Metaverse cameras – hardware that will physically build the metaverse

Table of Contents

Yeah, yeah, yeah, the metaverse is this amazing place, but how do we actually make it happen? Short answer: metaverse cameras – and a lot of ‘em 

Quick background on the metaverse

If you’ve been following anything in the last few weeks, then chances are you’ve seen this crop up: ‘What is the metaverse?”  

Due in part to Facebook’s decision to rebrand itself to ‘Meta’, this word, in partnership with its half-sibling – the metaverse – have become the hot topic of conversation, sparking every media outlet and social media platform to start creating stories, videos, memes, and even parodies (well done Iceland!)

Yet, despite the skyrocketing trend in searches worldwide for ‘metaverse’ (see the image from Google Trends below), to be honest, I wasn’t finding much helpful information. 

Recent worldwide trend of the term ‘metaverse’, nearly non-existent until late 2021.

What every article on the ‘metaverse’ will tell you

Nearly every article – whether from a major news media outlet, a small blog, a YouTube channel or a Twitter feed – I kept coming across these same, rather abstract, pieces of information about the metaverse. Allow me to cut to the chase and sum it all up for you here:

  1. The term came from a 1992 sci-fi novel by Neal Stephenson called “Snow Crash”; the metaverse in “Snow Crash” was a little bit tongue-in-cheek, a virtual world providing an escape from the unpleasant and crazy real world.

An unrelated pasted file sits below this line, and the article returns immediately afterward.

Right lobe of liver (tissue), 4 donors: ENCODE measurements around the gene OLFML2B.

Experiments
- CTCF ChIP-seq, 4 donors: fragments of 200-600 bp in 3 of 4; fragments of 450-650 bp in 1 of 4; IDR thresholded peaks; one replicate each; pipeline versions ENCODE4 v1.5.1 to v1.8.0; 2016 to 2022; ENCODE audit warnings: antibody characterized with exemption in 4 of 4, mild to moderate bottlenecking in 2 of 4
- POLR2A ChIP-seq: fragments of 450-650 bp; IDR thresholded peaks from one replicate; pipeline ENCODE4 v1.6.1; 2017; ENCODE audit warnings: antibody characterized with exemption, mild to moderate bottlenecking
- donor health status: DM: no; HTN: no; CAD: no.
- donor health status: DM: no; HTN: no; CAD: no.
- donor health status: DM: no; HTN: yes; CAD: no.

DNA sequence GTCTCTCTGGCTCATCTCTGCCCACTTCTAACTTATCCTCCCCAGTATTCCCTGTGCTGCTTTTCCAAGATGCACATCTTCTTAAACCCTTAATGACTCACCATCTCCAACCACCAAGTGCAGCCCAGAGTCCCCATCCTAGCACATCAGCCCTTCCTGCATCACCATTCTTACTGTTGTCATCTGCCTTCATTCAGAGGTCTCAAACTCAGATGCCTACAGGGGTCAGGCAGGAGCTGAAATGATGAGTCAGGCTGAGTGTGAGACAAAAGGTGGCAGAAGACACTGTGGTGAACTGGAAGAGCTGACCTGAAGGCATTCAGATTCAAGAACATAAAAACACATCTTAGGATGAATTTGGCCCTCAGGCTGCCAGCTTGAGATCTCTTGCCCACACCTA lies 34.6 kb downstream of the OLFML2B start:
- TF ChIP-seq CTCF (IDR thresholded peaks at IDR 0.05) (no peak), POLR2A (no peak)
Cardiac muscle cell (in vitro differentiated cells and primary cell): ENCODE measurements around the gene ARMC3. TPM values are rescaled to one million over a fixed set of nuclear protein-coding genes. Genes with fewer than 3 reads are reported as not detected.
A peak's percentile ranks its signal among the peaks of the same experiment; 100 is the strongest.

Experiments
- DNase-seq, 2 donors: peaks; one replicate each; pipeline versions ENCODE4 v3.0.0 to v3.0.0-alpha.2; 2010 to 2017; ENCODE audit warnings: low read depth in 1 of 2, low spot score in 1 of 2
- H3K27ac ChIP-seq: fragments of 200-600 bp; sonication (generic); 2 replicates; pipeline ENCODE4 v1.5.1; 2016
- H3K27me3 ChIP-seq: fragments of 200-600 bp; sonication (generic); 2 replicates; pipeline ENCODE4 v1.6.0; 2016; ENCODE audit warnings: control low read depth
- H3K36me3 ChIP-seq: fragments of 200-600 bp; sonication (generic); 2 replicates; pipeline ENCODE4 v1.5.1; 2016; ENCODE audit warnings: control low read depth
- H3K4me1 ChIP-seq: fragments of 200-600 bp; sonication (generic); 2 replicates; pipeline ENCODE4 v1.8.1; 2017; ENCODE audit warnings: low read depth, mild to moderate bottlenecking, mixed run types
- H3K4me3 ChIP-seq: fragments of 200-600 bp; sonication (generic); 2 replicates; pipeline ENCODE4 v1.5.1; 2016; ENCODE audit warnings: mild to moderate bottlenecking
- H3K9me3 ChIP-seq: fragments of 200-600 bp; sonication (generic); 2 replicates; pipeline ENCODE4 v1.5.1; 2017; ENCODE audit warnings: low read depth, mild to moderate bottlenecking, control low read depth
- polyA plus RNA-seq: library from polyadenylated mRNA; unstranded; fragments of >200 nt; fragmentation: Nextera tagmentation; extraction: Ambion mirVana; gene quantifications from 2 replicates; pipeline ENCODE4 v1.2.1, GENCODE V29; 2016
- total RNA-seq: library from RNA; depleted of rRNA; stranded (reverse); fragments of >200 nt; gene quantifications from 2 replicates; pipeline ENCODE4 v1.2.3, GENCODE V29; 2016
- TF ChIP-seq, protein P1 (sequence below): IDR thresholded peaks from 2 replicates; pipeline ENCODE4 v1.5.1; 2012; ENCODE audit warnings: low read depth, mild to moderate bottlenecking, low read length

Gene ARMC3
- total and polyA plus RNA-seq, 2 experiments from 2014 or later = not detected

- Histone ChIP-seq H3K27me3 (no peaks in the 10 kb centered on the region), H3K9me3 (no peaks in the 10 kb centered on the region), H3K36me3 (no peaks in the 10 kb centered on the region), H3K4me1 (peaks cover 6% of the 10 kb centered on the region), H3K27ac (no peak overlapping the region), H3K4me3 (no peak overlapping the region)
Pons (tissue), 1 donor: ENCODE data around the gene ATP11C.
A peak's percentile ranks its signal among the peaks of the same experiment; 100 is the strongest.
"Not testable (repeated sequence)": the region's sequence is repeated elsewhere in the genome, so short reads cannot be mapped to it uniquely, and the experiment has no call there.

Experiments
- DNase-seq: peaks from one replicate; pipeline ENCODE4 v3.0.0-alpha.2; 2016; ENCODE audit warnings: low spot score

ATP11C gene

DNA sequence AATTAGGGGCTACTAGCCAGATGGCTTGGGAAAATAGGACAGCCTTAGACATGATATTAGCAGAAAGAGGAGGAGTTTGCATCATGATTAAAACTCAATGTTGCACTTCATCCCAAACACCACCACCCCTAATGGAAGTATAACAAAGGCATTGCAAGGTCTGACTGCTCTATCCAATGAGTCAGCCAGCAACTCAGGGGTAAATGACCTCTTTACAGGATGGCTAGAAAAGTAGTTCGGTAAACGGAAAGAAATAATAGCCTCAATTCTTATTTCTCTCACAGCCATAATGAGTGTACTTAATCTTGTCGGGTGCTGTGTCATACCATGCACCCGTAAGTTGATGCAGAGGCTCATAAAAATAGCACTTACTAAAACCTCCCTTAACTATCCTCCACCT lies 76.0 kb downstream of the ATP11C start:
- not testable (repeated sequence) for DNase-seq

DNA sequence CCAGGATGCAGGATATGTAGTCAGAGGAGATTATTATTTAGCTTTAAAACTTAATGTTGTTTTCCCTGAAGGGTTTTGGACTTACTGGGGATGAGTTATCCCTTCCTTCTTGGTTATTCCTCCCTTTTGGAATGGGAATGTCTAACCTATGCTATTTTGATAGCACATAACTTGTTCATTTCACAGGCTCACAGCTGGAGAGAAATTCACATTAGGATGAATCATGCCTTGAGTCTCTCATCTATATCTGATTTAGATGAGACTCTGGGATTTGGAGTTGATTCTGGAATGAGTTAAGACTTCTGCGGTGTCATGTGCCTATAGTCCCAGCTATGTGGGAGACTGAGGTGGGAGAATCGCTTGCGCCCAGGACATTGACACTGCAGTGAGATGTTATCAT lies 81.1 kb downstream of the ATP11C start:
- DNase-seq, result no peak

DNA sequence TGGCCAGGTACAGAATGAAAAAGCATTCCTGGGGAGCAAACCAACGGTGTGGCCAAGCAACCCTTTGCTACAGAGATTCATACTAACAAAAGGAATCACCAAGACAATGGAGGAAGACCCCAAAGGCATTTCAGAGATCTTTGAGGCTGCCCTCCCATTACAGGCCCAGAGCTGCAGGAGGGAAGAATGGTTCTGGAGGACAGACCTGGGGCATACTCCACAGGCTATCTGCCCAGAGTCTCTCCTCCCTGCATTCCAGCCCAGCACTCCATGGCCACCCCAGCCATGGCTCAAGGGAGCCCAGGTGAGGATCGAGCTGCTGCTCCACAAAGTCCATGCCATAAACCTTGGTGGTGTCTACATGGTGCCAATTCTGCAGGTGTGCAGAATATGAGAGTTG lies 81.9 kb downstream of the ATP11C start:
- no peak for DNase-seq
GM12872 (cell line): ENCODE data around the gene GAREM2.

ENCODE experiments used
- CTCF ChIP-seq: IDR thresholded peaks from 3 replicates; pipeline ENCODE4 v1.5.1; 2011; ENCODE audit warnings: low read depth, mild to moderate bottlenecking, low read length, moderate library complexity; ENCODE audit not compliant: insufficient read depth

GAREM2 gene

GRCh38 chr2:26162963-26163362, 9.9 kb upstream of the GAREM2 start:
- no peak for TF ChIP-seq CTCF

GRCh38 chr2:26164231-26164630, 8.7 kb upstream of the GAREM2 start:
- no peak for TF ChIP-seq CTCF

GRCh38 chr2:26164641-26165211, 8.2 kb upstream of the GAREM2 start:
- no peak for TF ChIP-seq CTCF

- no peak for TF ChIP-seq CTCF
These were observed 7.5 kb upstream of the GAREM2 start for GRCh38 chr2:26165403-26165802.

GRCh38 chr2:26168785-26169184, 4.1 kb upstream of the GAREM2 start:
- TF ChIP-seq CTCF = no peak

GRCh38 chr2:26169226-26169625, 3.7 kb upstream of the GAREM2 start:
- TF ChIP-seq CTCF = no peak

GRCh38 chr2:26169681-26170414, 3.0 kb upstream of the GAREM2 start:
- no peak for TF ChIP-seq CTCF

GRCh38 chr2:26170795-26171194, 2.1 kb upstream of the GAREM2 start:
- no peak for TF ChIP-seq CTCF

2. Metaverse is the combination of two words: ‘meta’ = beyond and ‘verse’ from universe. So essentially it means beyond our current understanding of a universe.
    1. But speaking of definitions – there isn’t actually any one definition anyone can seem to agree on, leading most sites, videos, and articles to go on to quote 2, 3 or even 4 different definitions in order to cover their bases. The Verge even lists out about 5 traits that need to be included in order that this eventual platform/environment/space becomes the Metaverse.  
  3. The leading companies who are already working towards the metaverse are Facebook – sorry – Meta, Microsoft, Apple, Nvidia, and Epic Games
  4. The leading use cases are expected to be:
    1. Entertainment purposes like attending social events such as concerts or taking a trip; for educational purposes 
    2. Business meetings and trainings for employees
    3. Educational purposes and learning experiences, such as learning a new skill or how to repair a product
    4. Trainings for healthcare workers, military, customer care 
    5. Creating unique items and experiences (similar to the NFT industry)
  5. What we need to make the metaverse a reality:
    1. High speed internet and servers which can handle thousands or millions of people at once (for these concert we’re all going to attend)
    2. VR / AR glasses (including w/ motion tracking, hand tracking)
    3. A persistent, always on, online world
Watch the man who started it all in 1992 – Neal Stephenson – comment on the recent trending topic: ‘metaverse’ during a discussion on his latest book, from December 13, 2021.

So now that we’ve gotten that all out of the way, let’s move on to a much more tangible, concrete answer:

How are we going to build the metaverse?

A “collective, virtual shared space created by the convergence of virtually enhanced physical reality and physical persistent virtual space, including the sum of all virtual worlds, AR and the internet” (from the Metaverse Mogul) does not just happen on its own. There are a number of hurdles ahead of us to make this still abstract idea, a reality.